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“It is always impolite to criticize your hosts; it is militarily stupid to criticize your allies.”

This aphorism is merely one of many revealing nuggets in a reprint I ran across of a U.S. War Department pamphlet from 1942, called Instructions for American Servicemen in Britain. Whoever wrote it had a keen wit, a sympathetic but clear-eyed view of the British, and subscribed to more than a couple widely held prejudices of the time. He (I strongly suspect male authorship) had also either intuited or experienced the young American soldier’s propensity to brag, which is why the text continually skewers the notion that the GI is a hero simply for crossing the Atlantic and bailing out his clumsy British cousins.

Courtesy glossophilia.org

Courtesy glossophilia.org


The Instructions are meant, then, to caution against blundering into a social or political minefield through lack of empathy or understanding, thereby threatening the Anglo-American alliance, one ill-considered confrontation at a time. Covering everything from food (or lack of it) to the wage disparity between British and American soldiers to explanations of pounds, shillings, and pence, the pamphlet consistently warns against making assumptions based on appearances.

Some observations seem minor, yet are astute and thoughtful at heart, and you can imagine how ignorance might have led to hurtful or humiliating remarks. For instance, we’re told that London has no skyscrapers not because British architects couldn’t design them, but because the city was built on swampland. The shabbiness or disrepair visible in clothing, buildings, or public transportation results not from carelessness or lack of pride but from the way finite resources are funneled to the war effort.

Other observations have to do with manners or misperceptions. Where an American spectator at a ballgame might yell, “Take him out!” at a player who fails to perform to expectations, that’s bad form in Britain. The proper response is “Good try.” (I like that one.) Beer is brewed at below-peacetime strength “but can still make a man’s tongue wag at both ends.” (I like that one too.) Women in uniform aren’t ornaments but worthy contributors: “When you see a girl in khaki or air-force blue with a bit of ribbon on her tunic–remember she didn’t get it for knitting more socks than anyone else in Ipswich.” What’s interesting here, though, is that, from what I’ve read, British men were no more likely than Americans to accord women their due and were probably even less so.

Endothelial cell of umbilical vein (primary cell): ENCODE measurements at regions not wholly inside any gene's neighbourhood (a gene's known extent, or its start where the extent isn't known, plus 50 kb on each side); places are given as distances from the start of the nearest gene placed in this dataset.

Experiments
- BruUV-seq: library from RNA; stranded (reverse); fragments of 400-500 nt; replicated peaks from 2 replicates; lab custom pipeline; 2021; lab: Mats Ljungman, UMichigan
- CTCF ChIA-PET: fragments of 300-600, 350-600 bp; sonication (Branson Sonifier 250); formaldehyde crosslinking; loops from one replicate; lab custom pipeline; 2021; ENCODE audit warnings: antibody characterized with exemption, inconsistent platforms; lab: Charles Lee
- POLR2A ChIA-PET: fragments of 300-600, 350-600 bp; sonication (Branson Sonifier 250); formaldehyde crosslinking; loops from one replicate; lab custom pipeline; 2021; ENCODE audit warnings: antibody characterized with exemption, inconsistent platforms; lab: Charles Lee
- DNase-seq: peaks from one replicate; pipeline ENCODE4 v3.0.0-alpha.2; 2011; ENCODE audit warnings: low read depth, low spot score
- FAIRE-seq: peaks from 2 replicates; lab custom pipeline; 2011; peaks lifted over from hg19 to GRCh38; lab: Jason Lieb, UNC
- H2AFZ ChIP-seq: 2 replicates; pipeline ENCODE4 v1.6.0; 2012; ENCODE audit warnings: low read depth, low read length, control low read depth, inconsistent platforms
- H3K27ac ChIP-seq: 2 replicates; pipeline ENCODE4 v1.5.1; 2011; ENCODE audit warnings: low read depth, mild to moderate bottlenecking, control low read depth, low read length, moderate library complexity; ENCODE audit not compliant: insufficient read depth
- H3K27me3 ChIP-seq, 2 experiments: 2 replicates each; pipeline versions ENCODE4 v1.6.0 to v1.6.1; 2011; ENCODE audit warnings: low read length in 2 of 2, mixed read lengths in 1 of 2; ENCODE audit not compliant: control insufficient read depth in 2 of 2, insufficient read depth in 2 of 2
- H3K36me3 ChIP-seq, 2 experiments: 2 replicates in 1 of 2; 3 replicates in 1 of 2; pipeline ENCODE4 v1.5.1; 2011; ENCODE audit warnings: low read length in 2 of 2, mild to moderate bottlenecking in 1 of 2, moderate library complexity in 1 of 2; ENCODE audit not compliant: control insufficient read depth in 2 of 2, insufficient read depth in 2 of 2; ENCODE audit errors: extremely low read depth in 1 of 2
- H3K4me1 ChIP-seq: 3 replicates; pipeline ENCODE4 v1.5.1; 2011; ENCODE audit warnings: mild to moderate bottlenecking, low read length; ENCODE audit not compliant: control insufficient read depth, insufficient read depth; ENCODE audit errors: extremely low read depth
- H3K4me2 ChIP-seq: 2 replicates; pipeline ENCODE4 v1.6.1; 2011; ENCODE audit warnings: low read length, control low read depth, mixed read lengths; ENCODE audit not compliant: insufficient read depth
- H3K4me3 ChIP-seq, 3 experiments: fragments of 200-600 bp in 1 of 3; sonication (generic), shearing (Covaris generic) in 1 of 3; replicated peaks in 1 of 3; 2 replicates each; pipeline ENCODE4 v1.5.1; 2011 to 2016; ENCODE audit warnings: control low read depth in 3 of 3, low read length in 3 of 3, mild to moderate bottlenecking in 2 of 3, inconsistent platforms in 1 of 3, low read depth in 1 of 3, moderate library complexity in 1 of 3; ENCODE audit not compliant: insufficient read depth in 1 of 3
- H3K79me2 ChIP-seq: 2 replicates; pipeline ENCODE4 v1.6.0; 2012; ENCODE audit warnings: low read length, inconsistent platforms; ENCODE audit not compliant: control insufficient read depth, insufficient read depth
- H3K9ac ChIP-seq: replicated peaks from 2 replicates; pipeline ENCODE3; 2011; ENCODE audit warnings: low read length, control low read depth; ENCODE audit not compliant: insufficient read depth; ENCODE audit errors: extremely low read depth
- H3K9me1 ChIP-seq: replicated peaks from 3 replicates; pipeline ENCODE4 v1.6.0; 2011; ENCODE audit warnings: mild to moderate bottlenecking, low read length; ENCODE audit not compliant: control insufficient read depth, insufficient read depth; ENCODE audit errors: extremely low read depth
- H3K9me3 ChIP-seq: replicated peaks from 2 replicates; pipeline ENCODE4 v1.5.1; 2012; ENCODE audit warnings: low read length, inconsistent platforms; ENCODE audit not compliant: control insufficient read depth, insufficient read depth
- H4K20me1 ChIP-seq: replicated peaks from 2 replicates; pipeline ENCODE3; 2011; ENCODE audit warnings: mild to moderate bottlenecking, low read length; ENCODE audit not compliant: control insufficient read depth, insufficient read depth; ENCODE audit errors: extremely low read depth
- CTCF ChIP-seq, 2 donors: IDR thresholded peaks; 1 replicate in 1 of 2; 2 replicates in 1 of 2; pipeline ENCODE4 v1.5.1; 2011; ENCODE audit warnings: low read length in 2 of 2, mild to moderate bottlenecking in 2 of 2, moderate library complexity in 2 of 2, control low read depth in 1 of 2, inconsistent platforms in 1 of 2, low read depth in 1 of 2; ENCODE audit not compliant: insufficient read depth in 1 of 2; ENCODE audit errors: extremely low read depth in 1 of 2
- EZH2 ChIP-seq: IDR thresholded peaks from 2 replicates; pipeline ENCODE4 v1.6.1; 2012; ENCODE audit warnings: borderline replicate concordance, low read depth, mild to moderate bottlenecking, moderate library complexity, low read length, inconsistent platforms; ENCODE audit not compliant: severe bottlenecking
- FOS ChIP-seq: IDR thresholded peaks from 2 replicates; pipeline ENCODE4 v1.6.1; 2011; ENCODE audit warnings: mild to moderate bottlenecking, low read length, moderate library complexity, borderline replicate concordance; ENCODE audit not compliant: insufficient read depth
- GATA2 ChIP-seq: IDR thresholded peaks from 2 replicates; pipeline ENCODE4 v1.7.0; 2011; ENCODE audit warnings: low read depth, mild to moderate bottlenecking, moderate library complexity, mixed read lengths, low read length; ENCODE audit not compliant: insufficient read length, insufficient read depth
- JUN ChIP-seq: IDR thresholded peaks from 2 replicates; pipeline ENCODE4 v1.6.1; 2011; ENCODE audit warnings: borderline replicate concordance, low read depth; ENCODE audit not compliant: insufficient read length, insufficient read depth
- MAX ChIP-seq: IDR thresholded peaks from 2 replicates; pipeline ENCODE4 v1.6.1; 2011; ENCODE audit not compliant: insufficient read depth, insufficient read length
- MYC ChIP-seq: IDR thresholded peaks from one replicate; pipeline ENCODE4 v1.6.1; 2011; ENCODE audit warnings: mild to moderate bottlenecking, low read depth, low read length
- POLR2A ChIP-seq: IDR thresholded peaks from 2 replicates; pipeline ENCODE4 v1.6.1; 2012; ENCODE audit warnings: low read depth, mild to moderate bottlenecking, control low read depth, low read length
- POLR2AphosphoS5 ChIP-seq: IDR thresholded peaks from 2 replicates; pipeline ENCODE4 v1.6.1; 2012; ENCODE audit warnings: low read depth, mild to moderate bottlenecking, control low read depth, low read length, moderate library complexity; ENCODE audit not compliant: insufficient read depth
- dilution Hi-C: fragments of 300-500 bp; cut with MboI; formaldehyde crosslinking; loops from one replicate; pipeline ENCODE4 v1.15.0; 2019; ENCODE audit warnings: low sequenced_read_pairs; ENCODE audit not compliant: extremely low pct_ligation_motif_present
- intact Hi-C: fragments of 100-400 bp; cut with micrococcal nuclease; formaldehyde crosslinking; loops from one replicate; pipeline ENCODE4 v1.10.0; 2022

The crucial point, however, is that Instructions for American Servicemen repeatedly emphasizes that the American soldier is there to destroy a common enemy, not to clean up a mess that Britain made. The author acknowledges that Britain lost the first couple of rounds, but so did the United States; and the soldier would do well to “remember how long the British alone held Hitler off without any help from anyone.” Consequently, the populace has taken a beating, having lost sixty thousand deaths to German bombing alone. “There are housewives in aprons and youngsters in knee pants . . . who have lived through more high explosives . . . than many soldiers saw . . . in the last war.”

But to characterize the British as victims would have done them a disservice and encouraged pity instead of sympathy and respect. Rather, the author points to their toughness and worthiness as an ally. The text pays due tribute to the celebrated determination to remain cheerful under fire and further underlines the intent to pay back the enemy for what he’s done. Don’t be fooled by tendencies to be soft-spoken or polite, the pamphlet says: “The English language didn’t spread across the oceans and over the mountains and jungles and swamps of the world because these people were panty-waists.” Such were the mores of 1942, and the assumptions of what it meant to be masculine.

The nitty-gritty, though, comes in a brief section dealing with how to behave among people who have less money than you do. Don’t be flashy, don’t rub it in, and, if you wish to befriend a British soldier, don’t belittle his army or “swipe his girl.” These warnings are downright prescient, for the following years led to a British complaint that their American allies were “oversexed, overpaid, and over here.” No doubt this summation contained a world of stories; how could it have been otherwise?

I’d be curious if the British government ever published a similar pamphlet about their American visitors and, if so, what it said.